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An excerpt from www.HouseOfNames.com archives copyright 2000 - 2016


Many variations of the name Browder have evolved since the time of its initial creation. In Gaelic it appeared as O Bruadair, which is derived from Bruadar, a common Norse forename. It is unclear as to whether or not the family is of Norse origin. But it should be noted that many people named Bruader are recorded as having lived in Ireland prior to the onset of the Danish invasions, including an Irish prince of the Heremon line, from whom the family claims descent.

Browder Early Origins



The surname Browder was first found in Carlow (Irish: Cheatharlach) a small landlocked area located in the province of Leinster in the South East of Ireland, where they were descended from the Ryans, Lords of Idrone, more specifically from Bruader or Bruadaran an Irish Prince of the Heremon line. His name was derived from the Irish "bruadair" which means "a dream." [1]CITATION[CLOSE]
O'Hart, John, Irish Pedigrees 5th Edition in 2 Volumes. Baltimore: Genealogical Publishing Company, 1976. Print. (ISBN 0-8063-0737-4)

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Browder Spelling Variations


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Browder Spelling Variations



Names from the Middle Ages demonstrate many spelling variations. This is because the recording scribe or church official often decided as to how a person's name was spelt and in what language. Research into the name Browder revealed many variations, including Broderick, Brodrick, Brodrig, Brouderick and many more.

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Browder Early History


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Browder Early History



This web page shows only a small excerpt of our Browder research. Another 125 words (9 lines of text) covering the years 1660, 1627, 1711, 1692, 1693, 1695, 1699, 1654, 1730, 1692, 1693, 1703, 1713, 1656 and 1728 are included under the topic Early Browder History in all our PDF Extended History products and printed products wherever possible.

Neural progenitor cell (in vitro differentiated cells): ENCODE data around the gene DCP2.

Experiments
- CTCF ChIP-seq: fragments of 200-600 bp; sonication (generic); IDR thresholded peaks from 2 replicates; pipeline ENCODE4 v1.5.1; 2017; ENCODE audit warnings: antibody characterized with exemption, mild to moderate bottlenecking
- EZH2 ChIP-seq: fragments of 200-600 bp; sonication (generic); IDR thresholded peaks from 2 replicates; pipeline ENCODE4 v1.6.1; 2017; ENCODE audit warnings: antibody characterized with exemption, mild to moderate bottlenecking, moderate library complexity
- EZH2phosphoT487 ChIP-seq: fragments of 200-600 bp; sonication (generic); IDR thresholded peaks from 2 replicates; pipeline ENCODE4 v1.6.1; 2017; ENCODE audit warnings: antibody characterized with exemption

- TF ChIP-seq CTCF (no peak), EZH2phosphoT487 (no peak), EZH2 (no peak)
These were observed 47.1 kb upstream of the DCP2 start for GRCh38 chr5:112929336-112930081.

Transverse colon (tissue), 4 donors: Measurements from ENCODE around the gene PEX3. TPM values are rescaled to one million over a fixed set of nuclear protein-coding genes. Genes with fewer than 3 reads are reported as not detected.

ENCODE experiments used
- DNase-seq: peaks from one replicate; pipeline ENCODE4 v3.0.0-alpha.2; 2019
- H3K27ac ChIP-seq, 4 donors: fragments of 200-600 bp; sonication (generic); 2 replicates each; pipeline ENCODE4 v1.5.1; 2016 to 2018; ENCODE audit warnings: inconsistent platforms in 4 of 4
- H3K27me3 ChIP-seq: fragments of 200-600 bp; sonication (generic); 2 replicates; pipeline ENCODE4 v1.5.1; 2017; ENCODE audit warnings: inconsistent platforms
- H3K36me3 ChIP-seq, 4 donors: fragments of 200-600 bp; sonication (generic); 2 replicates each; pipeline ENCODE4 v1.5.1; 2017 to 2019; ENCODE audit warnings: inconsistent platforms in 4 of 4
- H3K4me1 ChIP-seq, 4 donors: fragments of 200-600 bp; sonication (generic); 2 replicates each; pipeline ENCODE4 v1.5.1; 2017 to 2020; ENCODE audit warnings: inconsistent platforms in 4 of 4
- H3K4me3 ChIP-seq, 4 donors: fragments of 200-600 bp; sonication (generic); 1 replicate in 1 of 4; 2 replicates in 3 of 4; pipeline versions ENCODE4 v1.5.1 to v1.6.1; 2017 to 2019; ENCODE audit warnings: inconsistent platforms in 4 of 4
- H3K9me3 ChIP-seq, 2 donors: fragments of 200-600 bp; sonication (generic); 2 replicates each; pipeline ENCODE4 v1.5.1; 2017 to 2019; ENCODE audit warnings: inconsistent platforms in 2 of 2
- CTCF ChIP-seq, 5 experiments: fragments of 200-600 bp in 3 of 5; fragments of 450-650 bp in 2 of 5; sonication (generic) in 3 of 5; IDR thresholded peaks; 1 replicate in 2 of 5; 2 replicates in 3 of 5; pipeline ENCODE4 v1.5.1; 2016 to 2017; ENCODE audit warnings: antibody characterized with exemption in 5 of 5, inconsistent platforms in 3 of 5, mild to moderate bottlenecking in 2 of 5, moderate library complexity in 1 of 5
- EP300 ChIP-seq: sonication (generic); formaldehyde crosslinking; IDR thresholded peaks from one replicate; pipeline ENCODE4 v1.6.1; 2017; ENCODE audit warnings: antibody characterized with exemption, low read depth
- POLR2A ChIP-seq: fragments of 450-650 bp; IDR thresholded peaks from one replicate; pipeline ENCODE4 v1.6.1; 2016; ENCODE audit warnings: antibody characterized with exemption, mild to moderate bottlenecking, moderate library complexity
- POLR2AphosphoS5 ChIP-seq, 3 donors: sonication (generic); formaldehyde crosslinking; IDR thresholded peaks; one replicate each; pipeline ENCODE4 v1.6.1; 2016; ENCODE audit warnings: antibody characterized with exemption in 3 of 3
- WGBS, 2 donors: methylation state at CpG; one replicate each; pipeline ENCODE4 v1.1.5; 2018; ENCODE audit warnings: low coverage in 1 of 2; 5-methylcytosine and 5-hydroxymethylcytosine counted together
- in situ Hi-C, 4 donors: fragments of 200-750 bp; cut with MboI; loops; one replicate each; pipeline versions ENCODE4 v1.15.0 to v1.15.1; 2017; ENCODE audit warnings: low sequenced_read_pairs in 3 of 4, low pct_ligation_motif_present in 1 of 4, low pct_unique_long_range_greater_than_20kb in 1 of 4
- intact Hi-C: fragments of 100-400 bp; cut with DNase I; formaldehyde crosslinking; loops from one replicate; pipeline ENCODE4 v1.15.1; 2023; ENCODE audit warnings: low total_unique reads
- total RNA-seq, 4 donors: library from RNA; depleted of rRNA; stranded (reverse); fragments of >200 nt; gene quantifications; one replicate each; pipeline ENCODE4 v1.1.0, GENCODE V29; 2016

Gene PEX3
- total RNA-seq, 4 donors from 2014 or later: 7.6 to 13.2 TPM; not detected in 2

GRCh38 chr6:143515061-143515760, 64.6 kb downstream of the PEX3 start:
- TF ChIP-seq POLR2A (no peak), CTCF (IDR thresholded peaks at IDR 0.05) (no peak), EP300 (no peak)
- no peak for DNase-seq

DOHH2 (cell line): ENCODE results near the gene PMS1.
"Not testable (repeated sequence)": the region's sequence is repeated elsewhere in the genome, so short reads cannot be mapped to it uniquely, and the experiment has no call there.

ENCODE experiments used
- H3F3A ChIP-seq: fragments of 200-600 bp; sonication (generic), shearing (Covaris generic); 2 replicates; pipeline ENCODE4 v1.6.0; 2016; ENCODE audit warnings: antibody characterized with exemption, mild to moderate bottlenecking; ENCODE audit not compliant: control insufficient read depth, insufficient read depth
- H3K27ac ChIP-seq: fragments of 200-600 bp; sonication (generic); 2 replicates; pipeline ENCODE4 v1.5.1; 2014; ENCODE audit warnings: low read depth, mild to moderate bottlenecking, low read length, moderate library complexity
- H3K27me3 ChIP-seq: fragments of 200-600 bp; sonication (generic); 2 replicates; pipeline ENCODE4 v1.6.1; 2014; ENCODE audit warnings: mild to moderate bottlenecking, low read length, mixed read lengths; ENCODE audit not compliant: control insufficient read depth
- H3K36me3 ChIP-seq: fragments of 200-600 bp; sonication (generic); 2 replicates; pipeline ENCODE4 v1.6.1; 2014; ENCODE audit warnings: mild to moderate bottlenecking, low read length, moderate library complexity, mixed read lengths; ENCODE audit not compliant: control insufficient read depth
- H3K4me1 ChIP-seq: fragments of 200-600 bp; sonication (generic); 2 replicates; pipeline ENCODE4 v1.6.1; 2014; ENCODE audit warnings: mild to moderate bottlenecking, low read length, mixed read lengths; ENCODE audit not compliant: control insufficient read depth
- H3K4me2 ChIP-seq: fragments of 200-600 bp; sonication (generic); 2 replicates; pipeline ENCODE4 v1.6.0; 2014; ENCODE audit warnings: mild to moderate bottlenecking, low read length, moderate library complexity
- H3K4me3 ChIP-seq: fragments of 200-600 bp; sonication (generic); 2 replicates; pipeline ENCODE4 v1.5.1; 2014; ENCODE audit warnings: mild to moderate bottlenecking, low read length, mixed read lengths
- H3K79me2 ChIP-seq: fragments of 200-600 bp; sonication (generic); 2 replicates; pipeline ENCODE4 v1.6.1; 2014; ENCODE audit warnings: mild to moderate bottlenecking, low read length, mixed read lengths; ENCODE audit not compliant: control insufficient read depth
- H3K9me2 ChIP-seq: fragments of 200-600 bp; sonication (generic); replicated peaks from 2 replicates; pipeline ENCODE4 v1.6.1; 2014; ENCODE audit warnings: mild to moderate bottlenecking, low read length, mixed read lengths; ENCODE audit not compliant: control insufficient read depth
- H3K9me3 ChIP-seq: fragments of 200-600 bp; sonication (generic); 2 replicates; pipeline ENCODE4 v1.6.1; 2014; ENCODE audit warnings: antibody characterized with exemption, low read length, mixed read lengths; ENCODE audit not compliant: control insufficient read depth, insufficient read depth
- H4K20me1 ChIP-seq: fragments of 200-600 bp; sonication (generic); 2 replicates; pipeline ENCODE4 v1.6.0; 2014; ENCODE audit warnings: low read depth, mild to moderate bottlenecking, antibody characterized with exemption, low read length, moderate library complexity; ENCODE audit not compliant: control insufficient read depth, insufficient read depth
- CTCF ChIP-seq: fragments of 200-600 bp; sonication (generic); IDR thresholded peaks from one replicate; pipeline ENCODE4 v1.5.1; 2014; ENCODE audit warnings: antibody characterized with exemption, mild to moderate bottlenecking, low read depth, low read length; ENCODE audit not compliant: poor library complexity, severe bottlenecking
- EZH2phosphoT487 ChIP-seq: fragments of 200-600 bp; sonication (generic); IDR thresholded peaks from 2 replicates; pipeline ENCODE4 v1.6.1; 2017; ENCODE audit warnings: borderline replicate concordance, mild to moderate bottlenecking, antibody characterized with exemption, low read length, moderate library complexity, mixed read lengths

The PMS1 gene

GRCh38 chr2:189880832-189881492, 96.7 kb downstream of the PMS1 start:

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Browder Early Notables (pre 1700)


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Browder Early Notables (pre 1700)



Notable amongst the family name at this time was Sir Thomas Brodrick, of Wandsworth; and his son, Sir St. John Brodrick, of Midleton (1627-1711), an Irish Member of Parliament for County Cork (1692-1693) and (1695-1699); and his son, Thomas...

Another 38 words (3 lines of text) are included under the topic Early Browder Notables in all our PDF Extended History products and printed products wherever possible.

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The Great Migration


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The Great Migration



To escape the religious and political discrimination they experienced primarily at the hands of the English, thousands of Irish left their homeland in the 19th century. These migrants typically settled in communities throughout the East Coast of North America, but also joined the wagon trains moving out to the Midwest. Ironically, when the American War of Independence began, many Irish settlers took the side of England, and at the war's conclusion moved north to Canada. These United Empire Loyalists, were granted land along the St. Lawrence River and the Niagara Peninsula. Other Irish immigrants settled in Newfoundland, the Ottawa Valley, New Brunswick and Nova Scotia. The greatest influx of Irish immigrants, however, came to North America during the Great Potato Famine of the late 1840s. Thousands left Ireland at this time for North America and Australia. Many of those numbers, however, did not live through the long sea passage. These Irish settlers to North America were immediately put to work building railroads, coal mines, bridges, and canals. Irish settlers made an inestimable contribution to the building of the New World. Early North American immigration records have revealed a number of people bearing the Irish name Browder or a variant listed above, including:

Browder Settlers in United States in the 20th Century

  • Ida M. Browder, aged 27, arrived in New York in 1905 aboard the ship "Seguranca" from Vera Cruz, Mexico [2]CITATION[CLOSE]